Baby-Jumping 'Devil' Ceremony Isn't as Weird As You Think (VIDEO)

Maressa Brown
23

babyHere in the U.S., few would fathom putting their newborn child on a mattress in the middle of a public arena, and allowing a stranger, dressed as a "devil," to jump over their kiddo. But in a village called Castrillo de Murcia in Northern Spain, parents make a point to do just this. It's a ritual and a part of a religious ceremony that dates back to medieval times.

When a man in a bright yellow outfit runs, then performs "El Salto del Colacho," or Devil's Jump, over mattress after mattress holding babies who have been born within the past year, he's said to save their souls. It's part of a pageant, which marks the Catholic feast of Corpus Christi.

Of course, we look at this and think, "OMG, that's totally crazy!" And yeah, I'm sure there are some definite risks involved in the custom. But how is this any different from some of the traditions we participate every year?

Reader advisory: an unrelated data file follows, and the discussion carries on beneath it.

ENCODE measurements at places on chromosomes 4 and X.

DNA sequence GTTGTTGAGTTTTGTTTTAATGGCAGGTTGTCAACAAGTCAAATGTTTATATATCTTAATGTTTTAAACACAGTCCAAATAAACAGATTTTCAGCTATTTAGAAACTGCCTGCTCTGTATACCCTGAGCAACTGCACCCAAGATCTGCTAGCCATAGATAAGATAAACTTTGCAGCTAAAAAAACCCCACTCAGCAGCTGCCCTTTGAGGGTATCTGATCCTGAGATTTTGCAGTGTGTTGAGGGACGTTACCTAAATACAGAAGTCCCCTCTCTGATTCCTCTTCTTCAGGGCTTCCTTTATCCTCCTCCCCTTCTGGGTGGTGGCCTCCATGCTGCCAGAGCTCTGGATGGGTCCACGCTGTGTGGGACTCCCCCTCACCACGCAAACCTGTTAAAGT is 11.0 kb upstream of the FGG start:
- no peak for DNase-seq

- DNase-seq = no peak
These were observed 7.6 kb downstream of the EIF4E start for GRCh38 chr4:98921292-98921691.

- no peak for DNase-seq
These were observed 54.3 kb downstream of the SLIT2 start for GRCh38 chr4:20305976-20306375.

There's plenty of debate surrounding the Jewish tradition of circumcising a newborn boy during a bris. What about baptizing a newborn? Both of these traditions are potentially dangerous, too, and non-Judeo-Christian cultures might think we're insane for doing either.

And it's not like there aren't tons of other non-religious customs or traditions that fall into this same category. Blowing off fireworks for the Fourth? Making binge drinking such a focal point of a 21st birthday? Watching a ball drop to signify the beginning of the New Year?

If we hadn't grown up in a culture where these these traditions were considered the norm, we might think they're as nuts as some guy jumping over newborns in an outfit the color of Big Bird.

The bottom-line: Just because we don't recognize or relate to a tradition from another culture doesn't mean we should pass judgment on it. Just some food for thought!

Here's a video that shows exactly how the baby-jumping goes down ...

What do you think about "El Salto del Colacho" -- crazy or just something we're not used to because it's not a part of our culture?

 

 

Image via Andrew Malone/Flickr

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